Judicial: despite the existence of bodies such as the ICJ and the ICC, many states are not signatories, and may properly refuse to accept their jurisdictions--unless there's something in it for them. The US is not a signatory to the ICC due to fears that its soldiers may become subjects of prosecution brought by various entities. (This may not ultimately be due to lack of confidence in the ICC so much as a desire to maintain the jurisdiction of the UCMJ.) A counterexample is when Serbia ultimately accepted jurisdiction of the Yugoslav War Crimes Tribunal when it became clear that Milosevic's days were numbered, and the EU would not extend more carrots without such acceptance.

In short, international law simply doesn't work like domestic criminal law. While international law has become more predictable over the years, the fact remains that a recalcitrant state may make an unpredictable move with little if any objection; see, e.g., Russian actions against Georgia and Ukraine, and the Saudi-Iranian proxy war in Yemen.

Even if international law could be shoehorned into the strictures of domestic criminal law, the analogies proffered by those who opposed the war are mistaken. The 2003 US invasion of Iraq is not a fresh encounter between an officer of the law and a criminal suspect analogous to officer-involved shooting incidents that have come to light in the news (Ferguson, Baltimore, Chicago, etc.). Rather, Iraq was the beneficiary of a suspended sentence handed down by the UN for Iraq's invasion of Kuwait in 1990. Iraq was essentially haled into court via the Iraq War. The cessation of hostilities was a plea-bargain, where Iraq was placed on probation in exchange for cessation of military hostilities and non-occupation of Iraq. In California, at least, probation is often subject to terms and conditions, which in the case of the end of the 1990-91 Gulf War, were that the Iraqi state had to account for and eliminate all its WMDs and subject certain parts of its territory to no-fly zones. A parallel to California drug laws may be in the form of drug classes (account for and eliminate WMDs) and random searches and drug testing (no fly zones). Continued failure by the Iraqi state to adhere to these terms and conditions meant that the Coalition was not obligated to refrain from renewing hostilities and occupying Iraq. In essence, Resolution 1441 was a "court order" that extended probation and clarified the possible consequences of failure to meet the terms and conditions.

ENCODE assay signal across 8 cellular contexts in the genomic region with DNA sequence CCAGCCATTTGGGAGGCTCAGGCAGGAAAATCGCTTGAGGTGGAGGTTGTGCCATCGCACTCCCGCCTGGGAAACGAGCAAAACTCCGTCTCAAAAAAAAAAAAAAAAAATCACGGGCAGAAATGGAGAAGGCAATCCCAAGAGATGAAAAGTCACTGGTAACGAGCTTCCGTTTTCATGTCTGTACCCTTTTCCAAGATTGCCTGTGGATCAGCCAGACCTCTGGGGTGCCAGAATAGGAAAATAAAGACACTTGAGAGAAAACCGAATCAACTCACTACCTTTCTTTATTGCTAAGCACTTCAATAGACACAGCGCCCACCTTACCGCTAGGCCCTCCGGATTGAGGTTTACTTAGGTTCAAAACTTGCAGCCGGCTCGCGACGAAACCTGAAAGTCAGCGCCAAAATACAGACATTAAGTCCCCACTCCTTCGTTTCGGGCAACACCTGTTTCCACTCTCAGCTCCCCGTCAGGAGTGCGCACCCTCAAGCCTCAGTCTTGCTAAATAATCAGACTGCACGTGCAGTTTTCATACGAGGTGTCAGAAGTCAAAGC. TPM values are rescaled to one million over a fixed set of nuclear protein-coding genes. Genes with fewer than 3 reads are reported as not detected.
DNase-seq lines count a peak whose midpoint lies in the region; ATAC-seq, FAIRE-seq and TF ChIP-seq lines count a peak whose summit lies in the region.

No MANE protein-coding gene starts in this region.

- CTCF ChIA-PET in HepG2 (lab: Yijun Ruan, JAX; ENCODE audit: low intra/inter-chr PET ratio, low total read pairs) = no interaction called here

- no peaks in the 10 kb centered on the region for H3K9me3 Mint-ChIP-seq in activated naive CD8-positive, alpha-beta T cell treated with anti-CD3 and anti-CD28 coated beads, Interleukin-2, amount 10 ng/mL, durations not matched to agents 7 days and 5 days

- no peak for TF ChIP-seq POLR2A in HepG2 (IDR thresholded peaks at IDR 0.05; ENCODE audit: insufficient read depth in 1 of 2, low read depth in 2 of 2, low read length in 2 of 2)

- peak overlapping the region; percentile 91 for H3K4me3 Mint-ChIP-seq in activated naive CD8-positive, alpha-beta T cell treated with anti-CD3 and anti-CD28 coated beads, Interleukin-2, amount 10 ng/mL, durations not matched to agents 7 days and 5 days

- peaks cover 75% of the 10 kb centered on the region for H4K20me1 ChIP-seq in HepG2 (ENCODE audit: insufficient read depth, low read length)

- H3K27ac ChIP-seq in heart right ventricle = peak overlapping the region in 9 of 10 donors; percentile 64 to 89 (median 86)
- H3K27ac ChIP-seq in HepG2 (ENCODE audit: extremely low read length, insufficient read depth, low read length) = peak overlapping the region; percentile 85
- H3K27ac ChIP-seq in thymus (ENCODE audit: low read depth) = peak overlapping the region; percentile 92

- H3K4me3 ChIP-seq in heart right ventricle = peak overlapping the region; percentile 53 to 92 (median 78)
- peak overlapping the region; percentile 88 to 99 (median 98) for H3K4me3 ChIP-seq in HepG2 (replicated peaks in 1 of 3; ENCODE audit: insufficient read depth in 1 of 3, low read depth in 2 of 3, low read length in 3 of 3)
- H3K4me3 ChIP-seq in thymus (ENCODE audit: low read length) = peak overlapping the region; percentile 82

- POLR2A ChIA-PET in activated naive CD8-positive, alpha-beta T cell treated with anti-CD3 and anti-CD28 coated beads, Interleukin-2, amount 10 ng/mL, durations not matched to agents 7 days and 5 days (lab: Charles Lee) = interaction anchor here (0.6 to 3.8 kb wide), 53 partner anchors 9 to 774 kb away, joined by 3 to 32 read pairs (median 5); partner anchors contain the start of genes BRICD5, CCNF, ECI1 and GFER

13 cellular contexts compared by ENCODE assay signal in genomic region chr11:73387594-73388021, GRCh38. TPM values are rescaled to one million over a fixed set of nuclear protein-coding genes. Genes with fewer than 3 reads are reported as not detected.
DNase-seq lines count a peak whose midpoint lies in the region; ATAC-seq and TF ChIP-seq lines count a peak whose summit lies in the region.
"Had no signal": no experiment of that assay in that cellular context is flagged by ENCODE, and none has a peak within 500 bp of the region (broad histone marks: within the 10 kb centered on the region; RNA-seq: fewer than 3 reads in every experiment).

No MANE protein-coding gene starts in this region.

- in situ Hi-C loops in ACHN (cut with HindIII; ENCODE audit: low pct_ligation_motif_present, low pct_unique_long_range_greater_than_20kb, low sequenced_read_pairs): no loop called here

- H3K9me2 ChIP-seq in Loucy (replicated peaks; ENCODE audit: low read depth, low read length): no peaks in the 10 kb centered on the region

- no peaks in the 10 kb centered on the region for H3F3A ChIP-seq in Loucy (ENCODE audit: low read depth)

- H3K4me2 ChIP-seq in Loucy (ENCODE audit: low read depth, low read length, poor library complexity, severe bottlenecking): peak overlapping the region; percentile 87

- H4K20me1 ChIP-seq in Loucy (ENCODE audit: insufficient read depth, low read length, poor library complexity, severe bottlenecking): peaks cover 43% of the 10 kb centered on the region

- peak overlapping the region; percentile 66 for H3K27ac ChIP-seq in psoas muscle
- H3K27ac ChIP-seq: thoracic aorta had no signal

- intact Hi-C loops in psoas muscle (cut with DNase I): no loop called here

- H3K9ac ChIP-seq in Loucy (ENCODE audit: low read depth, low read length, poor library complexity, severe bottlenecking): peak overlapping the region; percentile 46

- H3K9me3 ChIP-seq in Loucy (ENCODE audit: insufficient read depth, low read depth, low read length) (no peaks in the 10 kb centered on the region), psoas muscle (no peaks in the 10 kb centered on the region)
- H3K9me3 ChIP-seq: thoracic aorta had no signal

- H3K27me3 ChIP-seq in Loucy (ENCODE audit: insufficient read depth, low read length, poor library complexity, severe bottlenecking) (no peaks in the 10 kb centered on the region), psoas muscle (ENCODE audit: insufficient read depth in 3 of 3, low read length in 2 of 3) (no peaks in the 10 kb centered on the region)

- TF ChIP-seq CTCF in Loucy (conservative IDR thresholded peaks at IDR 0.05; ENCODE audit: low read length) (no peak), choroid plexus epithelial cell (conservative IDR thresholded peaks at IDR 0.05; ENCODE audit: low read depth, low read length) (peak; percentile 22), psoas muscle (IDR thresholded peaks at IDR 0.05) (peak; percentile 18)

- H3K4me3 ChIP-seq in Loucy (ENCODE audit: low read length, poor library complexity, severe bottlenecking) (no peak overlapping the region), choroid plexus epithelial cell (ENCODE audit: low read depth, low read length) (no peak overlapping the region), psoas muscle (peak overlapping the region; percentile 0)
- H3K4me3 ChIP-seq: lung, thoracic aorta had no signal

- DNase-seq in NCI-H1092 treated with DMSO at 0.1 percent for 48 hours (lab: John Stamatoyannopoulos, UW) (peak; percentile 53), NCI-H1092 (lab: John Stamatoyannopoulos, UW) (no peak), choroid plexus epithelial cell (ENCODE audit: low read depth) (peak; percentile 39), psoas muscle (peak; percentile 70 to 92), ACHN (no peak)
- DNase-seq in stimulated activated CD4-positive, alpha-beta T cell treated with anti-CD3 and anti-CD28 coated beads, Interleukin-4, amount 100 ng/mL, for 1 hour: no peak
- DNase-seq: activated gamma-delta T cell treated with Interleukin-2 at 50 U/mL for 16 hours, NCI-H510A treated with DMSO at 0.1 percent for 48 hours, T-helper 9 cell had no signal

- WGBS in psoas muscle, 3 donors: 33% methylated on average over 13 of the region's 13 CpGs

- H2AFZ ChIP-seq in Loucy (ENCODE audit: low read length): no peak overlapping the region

One potential infirmity is that probation is supposed to be for a set term of time. I doubt that the original Gulf War resolutions set a time beyond which WMD inspections would no longer be conducted--meaning that the "probation" was indefinite. Nevertheless, Resolution 1441, as I understand it, cures that infirmity by extending the term of probation--which in California, judges have the power to do when a convict has been found in violation of his probation. The burden of proof in violations cases is probable cause, which is even lower than preponderance of the evidence, a civil court formula awarding victory to the producer of "50%+1" of the evidence. Further, all that was necessary for the "prosecution" to show was that Iraq had failed to cooperate with weapons inspectors; it was not necessary for the "prosecution" to prove that Iraq did have WMDs.

Sorry for the long analysis, but you caught me with a little free time on my hands, so there you go. Feel free to use the material, but please don't use my real name if you do want to use the material. And of course, send me a link if you do use the material.

Reference: International Criminal Court information page related to Operation Iraqi Freedom. Note the decision for OIF is outside ICC's jurisdiction.